Marvin Rees: Leading a city in turbulent times

Marvin Rees, the Mayor of Bristol, was recently invited to speak to our current MSc Public Policy students on the theme of ‘Leading a City in Turbulent Times’. In this blog, student Isabella Bennett summarises the key points from the lecture.

As the COVID-19 pandemic continues to tear through the globe, the mainstream media focuses on what international leaders are doing. It is very rare that city governance level is analysed in response to various crises thrown up. From this backdrop, Rees suggests that leading a city in turbulent times is just as important as centralised governance.

Turbulence

Rees highlighted that when we define turbulence, it is when it affects wealthy people. Certainly, issues that throw lives into turmoil are continuing to be swept under the rug, until the white, straight, middle-to-higher class man is impacted. For example, the COVID-19 pandemic heavily impacted trade and finance; thus, the news cycle was dominated with stories about the turmoil caused by COVID-19 on trade. In comparison, long term themes of racism, homelessness and domestic violence (key issues spanning generations) are not considered as key points of turbulence until direct attention is paid to them. However, the effects of these issues are felt across large sways of the public.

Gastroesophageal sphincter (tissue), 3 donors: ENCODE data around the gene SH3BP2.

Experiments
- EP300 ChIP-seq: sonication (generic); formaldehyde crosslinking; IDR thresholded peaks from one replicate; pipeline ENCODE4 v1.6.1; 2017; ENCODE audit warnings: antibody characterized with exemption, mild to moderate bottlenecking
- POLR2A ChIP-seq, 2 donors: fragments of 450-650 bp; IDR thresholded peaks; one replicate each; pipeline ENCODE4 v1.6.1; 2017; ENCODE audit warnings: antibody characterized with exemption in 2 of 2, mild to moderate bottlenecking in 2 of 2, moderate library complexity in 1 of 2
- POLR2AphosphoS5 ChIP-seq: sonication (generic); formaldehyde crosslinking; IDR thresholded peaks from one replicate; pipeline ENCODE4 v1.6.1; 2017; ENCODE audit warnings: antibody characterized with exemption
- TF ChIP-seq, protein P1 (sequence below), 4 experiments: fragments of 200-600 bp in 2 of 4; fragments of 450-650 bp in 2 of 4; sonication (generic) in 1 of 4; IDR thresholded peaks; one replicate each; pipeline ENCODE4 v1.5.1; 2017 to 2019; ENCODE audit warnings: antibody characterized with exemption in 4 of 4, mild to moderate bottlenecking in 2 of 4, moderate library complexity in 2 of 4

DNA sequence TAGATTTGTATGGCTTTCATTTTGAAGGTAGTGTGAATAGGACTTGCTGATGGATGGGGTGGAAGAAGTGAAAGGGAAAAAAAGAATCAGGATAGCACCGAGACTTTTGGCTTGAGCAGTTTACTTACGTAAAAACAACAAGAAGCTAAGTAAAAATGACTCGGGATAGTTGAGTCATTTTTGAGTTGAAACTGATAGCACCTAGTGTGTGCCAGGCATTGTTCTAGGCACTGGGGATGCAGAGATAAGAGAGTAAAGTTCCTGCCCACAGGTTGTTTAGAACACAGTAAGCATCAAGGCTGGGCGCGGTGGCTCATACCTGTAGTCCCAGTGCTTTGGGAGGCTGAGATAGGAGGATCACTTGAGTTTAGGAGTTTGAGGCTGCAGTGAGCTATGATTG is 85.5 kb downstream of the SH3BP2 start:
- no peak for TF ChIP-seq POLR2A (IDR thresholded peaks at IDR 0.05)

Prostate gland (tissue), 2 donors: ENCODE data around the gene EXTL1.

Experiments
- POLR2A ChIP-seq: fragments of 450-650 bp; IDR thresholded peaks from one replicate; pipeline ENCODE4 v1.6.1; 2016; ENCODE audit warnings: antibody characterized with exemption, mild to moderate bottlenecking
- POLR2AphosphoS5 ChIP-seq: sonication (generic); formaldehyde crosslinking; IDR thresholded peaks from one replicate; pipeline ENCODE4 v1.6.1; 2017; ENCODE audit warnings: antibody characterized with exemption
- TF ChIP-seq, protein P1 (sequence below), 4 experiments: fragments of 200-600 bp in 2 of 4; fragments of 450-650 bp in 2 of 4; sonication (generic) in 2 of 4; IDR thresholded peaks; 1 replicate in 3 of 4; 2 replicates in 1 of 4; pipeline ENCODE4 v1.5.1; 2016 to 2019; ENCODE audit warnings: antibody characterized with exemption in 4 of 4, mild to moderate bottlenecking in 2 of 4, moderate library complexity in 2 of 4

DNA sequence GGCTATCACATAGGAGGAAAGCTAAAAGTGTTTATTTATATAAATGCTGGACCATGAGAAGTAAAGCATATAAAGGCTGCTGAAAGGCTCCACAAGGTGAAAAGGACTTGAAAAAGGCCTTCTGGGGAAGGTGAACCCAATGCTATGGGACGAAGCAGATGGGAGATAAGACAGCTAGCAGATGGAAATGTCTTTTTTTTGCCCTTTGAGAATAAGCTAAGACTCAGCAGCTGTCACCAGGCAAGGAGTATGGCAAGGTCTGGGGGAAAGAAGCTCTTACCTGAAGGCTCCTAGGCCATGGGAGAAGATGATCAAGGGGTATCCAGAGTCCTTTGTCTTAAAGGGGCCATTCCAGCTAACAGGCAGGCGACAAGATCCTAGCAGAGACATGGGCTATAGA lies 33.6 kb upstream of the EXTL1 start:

It is from this that city governance can aid individuals in overcoming turbulence in their lives. Centralised government is increasingly not equipped to deal with these challenges, as the policy cycle is constantly moving. Rees also draws on how an institution can look strong, and resistant to tension, but will crumble when turbulence is introduced. This was the case in the 2008 financial crash, as the previously strong financial market crumbled. Certainly, disinvestment in a service increases its fragility. Indeed, we all have seen that COVID has led to instability in the NHS, as we continue to stay home; and this is felt no stronger than at the local level.

Leadership